By Brendan Barry
There are records of hurling being played in the Parish of Tracton in the early years of the nineteenth century. The healthy rivalry between teams representing Tracton and Carrigaline has been described in song and story as far back as 1829.The rivalry that existed all those years ago still manifests itself among the present-day players. Hurling was the main source of entertainment among players and spectators and the resulting enjoyment helped to cement the parishioners together so that there was a special deep-seated loyalty among all who were supporters of the Hurling Club. The games that were played in the early nineteenth century continued right up to the year of the founding of the GAA in
Thurles in 1884 and the Tracton Club quickly affiliated with this new organization in 1888 so that they could now participate fully in expertly
A problem arose initially when the President of St. Finbarr’s Club, Fr.O’Connor, broke from the Cork County Board and formed a new board. Tracton aligned with Fr. O’Connor’s Board but the division was healed in 1885 and Tracton was drawn against such opponents as Blackrock, Carrigtwohill, Dungourney, Midleton, Castletreasure, Passage, Glenville, Ballincollig, Carrigaline, Ballymartle, Owenabue Rovers and Shamrocks. Tracton also played football at this time.
As the GAA organisation was progressing all over the country and particularly in Cork, it was decided to divide the County into Divisions and the South East Board was officially formed in 1924. There were many titanic games between Tracton and Carrigaline for South East honours. Prior to 1973 the Tracton Club had no permanent base and was deeply indebted to many local generous land owners who put their fields at their disposal for many games, namely the Coveneys, Tracton; the Quinn family, Ballyfeard; the Walsh family, Farranbrien; the
Dempseys, Farranbrien; the Canty family, Tubrid; the Lynch family, Tubrid; the Brady family, Boardee; the Corrigan family, Laharn; the Drinan family, Ballynoe; and the Coveney family, Oldcastle. The boys in Knocknamanagh School perfected their hurling skills, under the watchful eyes of Master Barry, in a field near the school owned by the Coveney family, Oldcastle. A very active committee of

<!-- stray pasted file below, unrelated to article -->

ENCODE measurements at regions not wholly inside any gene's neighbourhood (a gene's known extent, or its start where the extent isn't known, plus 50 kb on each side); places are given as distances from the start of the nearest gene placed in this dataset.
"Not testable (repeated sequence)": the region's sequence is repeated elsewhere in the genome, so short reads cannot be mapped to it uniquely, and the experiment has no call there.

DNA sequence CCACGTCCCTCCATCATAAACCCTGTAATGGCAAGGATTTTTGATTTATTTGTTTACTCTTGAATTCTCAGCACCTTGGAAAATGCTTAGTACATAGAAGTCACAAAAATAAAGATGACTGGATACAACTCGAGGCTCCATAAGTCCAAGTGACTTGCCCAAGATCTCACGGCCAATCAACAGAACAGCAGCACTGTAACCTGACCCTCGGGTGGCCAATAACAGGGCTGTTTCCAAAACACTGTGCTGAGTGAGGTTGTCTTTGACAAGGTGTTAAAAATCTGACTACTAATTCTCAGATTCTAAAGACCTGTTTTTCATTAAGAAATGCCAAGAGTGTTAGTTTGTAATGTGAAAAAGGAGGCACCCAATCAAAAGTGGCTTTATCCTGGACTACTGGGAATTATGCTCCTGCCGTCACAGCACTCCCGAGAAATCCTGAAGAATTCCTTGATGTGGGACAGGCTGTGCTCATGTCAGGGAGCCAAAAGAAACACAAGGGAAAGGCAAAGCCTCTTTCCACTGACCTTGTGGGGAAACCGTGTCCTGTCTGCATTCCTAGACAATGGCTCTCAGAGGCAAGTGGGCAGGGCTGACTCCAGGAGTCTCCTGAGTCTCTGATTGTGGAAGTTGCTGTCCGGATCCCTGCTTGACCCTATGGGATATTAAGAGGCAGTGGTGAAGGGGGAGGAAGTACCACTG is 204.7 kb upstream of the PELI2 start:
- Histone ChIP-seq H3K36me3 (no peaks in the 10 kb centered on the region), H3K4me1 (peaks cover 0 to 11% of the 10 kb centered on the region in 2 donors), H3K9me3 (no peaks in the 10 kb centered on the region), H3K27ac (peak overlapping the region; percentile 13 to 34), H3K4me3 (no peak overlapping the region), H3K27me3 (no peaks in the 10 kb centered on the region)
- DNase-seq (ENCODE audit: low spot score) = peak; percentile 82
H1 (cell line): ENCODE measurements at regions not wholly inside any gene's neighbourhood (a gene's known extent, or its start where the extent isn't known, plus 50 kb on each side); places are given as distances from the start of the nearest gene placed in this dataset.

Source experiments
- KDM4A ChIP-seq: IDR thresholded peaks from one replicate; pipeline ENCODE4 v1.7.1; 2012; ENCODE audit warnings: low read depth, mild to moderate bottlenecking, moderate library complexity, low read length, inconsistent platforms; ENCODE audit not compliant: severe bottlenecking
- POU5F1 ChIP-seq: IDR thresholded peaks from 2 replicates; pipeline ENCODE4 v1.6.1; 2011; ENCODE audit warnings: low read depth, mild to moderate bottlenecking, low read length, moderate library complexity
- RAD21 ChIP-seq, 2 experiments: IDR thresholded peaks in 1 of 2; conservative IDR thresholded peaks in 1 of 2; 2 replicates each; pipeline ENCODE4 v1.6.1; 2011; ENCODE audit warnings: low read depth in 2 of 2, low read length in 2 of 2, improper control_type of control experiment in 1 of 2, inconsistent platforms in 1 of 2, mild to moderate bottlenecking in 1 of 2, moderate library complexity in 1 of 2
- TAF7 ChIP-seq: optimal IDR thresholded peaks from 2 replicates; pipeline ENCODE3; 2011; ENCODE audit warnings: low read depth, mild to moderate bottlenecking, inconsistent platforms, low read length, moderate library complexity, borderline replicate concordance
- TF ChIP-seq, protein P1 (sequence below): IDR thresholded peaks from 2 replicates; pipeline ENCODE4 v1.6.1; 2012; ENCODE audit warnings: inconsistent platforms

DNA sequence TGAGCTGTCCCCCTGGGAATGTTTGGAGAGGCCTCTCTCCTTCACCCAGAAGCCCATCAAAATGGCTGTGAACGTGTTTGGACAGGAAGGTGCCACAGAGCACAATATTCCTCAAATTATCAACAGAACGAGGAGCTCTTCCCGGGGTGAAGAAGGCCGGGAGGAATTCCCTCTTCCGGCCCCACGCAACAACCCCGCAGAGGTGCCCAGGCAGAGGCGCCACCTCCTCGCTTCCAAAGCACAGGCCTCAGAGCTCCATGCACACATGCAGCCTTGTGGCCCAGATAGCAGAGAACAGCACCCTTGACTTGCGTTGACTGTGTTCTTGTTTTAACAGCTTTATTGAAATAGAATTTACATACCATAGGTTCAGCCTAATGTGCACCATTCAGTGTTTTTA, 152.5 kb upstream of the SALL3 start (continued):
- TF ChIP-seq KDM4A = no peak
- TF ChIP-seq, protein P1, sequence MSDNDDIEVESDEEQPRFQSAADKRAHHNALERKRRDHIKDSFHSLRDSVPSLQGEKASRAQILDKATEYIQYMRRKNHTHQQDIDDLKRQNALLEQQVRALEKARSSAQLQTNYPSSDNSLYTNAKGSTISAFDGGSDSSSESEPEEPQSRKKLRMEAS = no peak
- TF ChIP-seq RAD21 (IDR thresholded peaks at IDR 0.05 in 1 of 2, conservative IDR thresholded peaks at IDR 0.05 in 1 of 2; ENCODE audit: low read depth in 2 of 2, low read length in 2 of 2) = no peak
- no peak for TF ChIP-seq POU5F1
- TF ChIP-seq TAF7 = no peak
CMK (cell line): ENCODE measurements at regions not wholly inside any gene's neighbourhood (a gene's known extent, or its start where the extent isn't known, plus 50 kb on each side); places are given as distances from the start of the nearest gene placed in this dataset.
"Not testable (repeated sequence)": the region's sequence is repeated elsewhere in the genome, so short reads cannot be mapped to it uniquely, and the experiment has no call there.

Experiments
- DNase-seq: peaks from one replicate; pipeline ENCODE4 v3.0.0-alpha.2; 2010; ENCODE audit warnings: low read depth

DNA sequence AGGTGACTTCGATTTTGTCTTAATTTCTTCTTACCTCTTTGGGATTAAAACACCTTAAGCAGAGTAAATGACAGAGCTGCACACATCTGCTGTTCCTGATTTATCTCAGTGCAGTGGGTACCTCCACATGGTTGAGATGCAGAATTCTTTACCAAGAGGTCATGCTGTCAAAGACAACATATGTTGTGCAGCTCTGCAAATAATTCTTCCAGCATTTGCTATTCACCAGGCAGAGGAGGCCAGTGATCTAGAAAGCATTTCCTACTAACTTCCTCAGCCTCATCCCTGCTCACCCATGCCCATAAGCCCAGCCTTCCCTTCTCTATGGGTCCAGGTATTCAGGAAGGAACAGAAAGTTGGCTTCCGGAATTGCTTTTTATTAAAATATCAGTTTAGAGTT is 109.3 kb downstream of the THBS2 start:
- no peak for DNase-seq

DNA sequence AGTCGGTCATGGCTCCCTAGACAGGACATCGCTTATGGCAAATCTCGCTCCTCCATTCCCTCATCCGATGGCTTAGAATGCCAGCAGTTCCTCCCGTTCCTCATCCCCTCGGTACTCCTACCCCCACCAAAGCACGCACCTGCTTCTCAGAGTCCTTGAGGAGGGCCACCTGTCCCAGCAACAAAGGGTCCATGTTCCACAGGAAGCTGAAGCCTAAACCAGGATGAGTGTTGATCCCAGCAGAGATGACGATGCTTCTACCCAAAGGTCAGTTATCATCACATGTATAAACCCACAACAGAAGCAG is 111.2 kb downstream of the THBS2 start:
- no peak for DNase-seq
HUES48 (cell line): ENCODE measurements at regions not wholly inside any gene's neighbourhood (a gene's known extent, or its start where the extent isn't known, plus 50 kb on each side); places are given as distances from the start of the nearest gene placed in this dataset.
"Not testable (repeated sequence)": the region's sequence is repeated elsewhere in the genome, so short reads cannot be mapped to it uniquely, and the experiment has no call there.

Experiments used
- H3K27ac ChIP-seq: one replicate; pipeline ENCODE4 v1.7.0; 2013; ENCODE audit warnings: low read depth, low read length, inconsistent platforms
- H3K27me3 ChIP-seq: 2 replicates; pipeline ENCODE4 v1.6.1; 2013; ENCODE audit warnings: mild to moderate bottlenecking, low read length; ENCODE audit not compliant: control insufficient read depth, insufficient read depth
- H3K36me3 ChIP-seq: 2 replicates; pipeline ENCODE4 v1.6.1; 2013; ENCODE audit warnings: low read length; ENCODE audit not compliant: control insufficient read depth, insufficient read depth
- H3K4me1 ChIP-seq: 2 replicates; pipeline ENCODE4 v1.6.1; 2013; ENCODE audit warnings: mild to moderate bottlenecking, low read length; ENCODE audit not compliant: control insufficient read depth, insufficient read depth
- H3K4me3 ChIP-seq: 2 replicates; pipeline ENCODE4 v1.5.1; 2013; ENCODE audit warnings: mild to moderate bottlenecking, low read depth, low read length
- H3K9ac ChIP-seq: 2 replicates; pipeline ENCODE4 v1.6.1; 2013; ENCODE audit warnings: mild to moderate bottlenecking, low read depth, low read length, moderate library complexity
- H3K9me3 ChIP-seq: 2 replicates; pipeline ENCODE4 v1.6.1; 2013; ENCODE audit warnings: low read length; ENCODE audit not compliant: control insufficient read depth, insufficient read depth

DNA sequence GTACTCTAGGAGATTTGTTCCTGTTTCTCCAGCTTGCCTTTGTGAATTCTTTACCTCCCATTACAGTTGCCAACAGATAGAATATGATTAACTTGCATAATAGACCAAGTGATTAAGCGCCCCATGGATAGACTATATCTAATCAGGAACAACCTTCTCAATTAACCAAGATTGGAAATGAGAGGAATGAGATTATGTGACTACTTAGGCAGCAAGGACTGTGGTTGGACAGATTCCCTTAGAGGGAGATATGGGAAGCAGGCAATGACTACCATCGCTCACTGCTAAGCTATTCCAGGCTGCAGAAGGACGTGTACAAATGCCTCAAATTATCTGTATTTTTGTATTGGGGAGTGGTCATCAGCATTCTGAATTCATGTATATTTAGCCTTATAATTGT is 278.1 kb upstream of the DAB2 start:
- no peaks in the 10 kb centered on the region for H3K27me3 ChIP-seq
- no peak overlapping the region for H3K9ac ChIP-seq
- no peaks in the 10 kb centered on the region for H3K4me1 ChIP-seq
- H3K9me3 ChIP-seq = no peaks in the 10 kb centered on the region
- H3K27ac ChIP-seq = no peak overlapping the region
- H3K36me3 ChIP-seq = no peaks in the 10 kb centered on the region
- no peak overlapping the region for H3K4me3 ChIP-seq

the club purchased seven acres at Ahane and a new field was developed and officially opened in 1973. Dressing rooms were erected and a Club house consisting of a concert hall and meeting rooms was completed in 1978. Tracton GAA Club now had a first class permanent home as a result of the super efforts of a team of voluntary workers.
On the playing field the Junior Hurlers were reasonably successful in attaining championship honours at South-East level but were not so lucky initially in attaining county glory. The first county break-through came in 1930 when the Minor Hurlers reached the County Final where they were defeated by a Lough Rovers team which was subsequently declared illegal and Tracton were crowned County Minor Hurling Champions. The Junior Hurlers maintained their spirit and determination down through the years with limited success until they reached the HOLY GRAIL in 1957 when they were crowned Junior Hurling County Champions. This victory was the culmination of many years of disappointments and the resulting celebrations are still vivid in peoples’ memories. In the sixties and seventies, the Club became active at all levels right up to Minor and Under 21 in football and hurling with many successes but the new crop of outstanding hurlers achieved the ultimate accolade by winning the Junior Hurling Cork County Championship of 1979. Who could forget the three South East final games against Shamrocks?
Having graduated to Intermediate Hurling after their 1979 victory, the team went from strength to strength with the under-age stars blossoming into Junior and Intermediate hurlers. The Intermediate Hurlers of the 1980’s showed signs of greatness, many of whom had now graduated from Minor and Under 21 successes.
The first signs of success came when the Under 21 Hurlers reached the County Final of the Under 21 Hurling League for the first time in 1984 and after a gruelling struggle, narrowly succumbed to powerful Glen Rovers. With the nucleus of this team, the club then went on to win the County Intermediate Hurling League three times in the late eighties. In 1990 Tracton and St. Finbarr’s served up a titanic game in the Intermediate County Hurling final when Tracton were leading into injury time only to be deprived of victory by a doubtful goal in the final seconds.
Nevertheless, Tracton rose like the Phoenix and achieved ultimate honours by capturing the Intermediate County Hurling Championship of 1991, dramatically conquering Inniscarra. This victory of 1991 exemplifies the true spirit and determination of the Tracton hurlers who came back from the disappointment of 1990 to achieve ultimate honours the following year.
The successful progression of the Tracton GAA Club from 1888 up to the start of the twenty-first century was made possible by the unselfish dedication of many voluntary parishioners down through the years, whose loyalty to the ideals of Cumann Luthchleas Gael resulted in a thriving GAA club in this area of Tracton.